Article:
Photo Essay – Chameleons – The Art of Change

Chameleon open-mouthed - one eye forward, one looking back [Julian Alper]
Chameleon open-mouthed - one eye forward, one looking back [Julian Alper]

“The measure of intelligence is the ability to change.” Albert Einstein

Chameleons really are fascinating little creatures and their most interesting feature, of course, is their ability to change color. Chameleons are lizards, but unlike most other small lizards we see, the chameleon moves very slowly, making it a nature photographer’s dream. Usually a photographer has to move quickly to capture shots of birds and animals and lizards in the wild, but the chameleon gives the photographer plenty of time to compose his picture – it moves as if it has all the time in the world, and indeed, makes the tortoise look like a hare. Not only does it lack speed but it also lacks a defense arsenal – it doesn’t have sharp teeth or claws or a hard shell to fend off predators. Its best chance of survival is to appear unthreatening or better still to appear as though it’s not there at all. 

Chameleon looking up [Julian Alper]
If you think the chameleon’s ability to change color is so that it can blend into its surroundings by camouflaging itself, you’re thinking the way I thought; and, I suspect, like most people think. But that’s not the case. The chameleon’s color change is usually associated with mood swings. Just as we will turn white if we’re frightened out of our wits or red if we’re embarrassed or are inflamed, so too the chameleon’s color can indicate how it is feeling. If it is happily walking along in the sun, enjoying life to the full, it will be a bright green color; if it’s frightened, its complexion turns a dark shade; if it’s feeling aggressive or angry it might be reddish; and if it has a bout of depression it could be brownish. It doesn’t hide its emotions well, it wears its heart on its sleeve – what you see is what you get.

Chameleon striding along in bright green [Julian Alper]
How chameleons change color and how they do it so quickly is beyond the scope of this short photo essay but there are other characteristics that are worth noting. Their swaying gait is an attempt to appear unaggressive and though not wide-eyed, so to speak, their eyes enable them a 360 degree field of view, which of course, isn’t bettered, by any other creature. They can even focus their eyes independently in different directions. Their ability to see what is behind as well as what is in front, as can any experienced school teacher, is useful for both defensive and offensive purposes. And its hugely long tongue, about one and half times its body length, enables it to capture its prey, primarily insects, without moving far at all. The chameleon may not have weapons with which to defend itself but when stalked by a bird or snake it uses its intelligence to appear aggressive and strong and opens its mouth wide to threaten its predator.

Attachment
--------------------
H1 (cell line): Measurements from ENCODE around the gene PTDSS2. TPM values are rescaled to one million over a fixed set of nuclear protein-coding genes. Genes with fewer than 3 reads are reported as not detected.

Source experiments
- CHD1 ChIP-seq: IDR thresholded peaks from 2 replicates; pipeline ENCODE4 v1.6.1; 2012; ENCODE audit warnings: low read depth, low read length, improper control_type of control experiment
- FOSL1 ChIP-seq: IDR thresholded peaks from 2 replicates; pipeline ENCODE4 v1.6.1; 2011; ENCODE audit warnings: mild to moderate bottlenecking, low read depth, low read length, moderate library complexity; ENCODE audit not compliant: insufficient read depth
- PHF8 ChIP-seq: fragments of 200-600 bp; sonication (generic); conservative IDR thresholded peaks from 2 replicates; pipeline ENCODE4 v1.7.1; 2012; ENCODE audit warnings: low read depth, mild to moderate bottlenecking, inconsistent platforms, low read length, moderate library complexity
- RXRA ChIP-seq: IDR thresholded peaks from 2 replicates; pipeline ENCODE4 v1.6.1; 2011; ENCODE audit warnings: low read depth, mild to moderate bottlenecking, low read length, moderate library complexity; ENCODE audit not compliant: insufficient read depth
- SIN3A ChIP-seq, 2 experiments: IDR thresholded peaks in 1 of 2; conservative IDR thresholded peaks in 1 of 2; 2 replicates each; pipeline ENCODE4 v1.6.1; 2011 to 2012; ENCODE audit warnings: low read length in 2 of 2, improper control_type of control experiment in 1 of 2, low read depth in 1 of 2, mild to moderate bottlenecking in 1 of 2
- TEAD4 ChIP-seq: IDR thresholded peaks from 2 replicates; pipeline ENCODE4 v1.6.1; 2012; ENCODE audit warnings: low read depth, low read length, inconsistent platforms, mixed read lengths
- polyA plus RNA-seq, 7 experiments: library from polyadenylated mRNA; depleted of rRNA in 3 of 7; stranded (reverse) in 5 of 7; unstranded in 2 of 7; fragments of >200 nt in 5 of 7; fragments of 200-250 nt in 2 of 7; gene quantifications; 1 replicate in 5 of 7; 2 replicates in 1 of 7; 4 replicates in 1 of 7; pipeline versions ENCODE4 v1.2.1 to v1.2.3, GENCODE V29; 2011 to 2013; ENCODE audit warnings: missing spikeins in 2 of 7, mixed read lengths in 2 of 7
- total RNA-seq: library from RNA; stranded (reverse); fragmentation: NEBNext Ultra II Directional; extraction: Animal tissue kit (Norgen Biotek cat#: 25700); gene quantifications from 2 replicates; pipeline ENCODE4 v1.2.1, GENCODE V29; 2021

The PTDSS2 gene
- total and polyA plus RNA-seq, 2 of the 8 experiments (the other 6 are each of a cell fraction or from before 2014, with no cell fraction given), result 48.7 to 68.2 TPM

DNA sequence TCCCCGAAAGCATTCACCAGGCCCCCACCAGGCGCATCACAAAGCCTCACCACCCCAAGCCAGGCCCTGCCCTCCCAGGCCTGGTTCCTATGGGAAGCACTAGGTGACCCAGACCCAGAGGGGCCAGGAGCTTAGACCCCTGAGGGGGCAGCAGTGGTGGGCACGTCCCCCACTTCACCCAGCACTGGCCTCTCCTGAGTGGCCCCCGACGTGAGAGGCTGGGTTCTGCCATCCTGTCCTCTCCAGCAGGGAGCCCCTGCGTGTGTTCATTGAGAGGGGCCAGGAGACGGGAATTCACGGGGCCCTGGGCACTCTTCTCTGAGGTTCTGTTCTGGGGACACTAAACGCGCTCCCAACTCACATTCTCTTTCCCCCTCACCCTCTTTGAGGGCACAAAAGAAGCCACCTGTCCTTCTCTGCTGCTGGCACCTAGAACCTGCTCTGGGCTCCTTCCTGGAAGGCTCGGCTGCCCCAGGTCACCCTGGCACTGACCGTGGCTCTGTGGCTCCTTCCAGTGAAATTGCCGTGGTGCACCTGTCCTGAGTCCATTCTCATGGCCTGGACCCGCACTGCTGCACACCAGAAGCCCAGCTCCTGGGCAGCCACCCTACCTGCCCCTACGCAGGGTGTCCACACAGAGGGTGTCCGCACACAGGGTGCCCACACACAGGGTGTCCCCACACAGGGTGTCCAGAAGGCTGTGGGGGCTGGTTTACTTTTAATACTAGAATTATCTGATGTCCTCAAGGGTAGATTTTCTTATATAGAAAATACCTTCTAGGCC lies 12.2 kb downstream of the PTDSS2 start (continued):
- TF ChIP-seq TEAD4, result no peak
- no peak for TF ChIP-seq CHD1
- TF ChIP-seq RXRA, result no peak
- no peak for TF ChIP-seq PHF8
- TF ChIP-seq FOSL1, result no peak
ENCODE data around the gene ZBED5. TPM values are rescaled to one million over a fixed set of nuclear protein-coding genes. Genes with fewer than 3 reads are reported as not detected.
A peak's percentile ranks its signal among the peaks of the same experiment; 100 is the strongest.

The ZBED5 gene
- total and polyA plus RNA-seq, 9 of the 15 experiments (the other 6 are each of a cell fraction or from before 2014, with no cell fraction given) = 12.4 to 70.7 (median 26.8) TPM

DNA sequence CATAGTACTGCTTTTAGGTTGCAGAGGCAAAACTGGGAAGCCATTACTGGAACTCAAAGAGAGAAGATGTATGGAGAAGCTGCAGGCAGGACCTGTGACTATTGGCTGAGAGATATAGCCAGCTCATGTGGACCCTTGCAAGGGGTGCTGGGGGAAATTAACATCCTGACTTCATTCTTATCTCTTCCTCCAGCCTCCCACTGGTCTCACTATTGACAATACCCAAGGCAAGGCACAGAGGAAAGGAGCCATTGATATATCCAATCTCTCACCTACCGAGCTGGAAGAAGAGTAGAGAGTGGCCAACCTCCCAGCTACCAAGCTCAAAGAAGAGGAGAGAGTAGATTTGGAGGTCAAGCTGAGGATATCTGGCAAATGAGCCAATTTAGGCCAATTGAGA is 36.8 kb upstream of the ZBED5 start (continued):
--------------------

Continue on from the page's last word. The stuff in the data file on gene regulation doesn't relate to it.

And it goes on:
Chameleon in darker brown walking amongst twigs [Julian Alper]
Unlike the chameleon, most of us can’t see what is behind us, and not having such a long tongue we may have to get off the couch to hunt down our next meal but there is one way we can emulate the chameleon. If we’re feeling a little off-color, we should think of a million chameleons, and hopefully we’ll regain our color as quickly as can a vermilion chameleon.

Chameleon open-mouthed – one eye forward, one looking back [Julian Alper]
Chameleon in darker green [Julian Alper]
Chameleon looking back, with tail upwards [Julian Alper]
About the Author
I am an Amateur Photographer living in Tiberias, having made Aliyah from Manchester, UK. When not out and about with my camera I work as a Hi Tech Consultant. This is my website - You can see my contributions to Wikipedia - And this is my YouTube channel -
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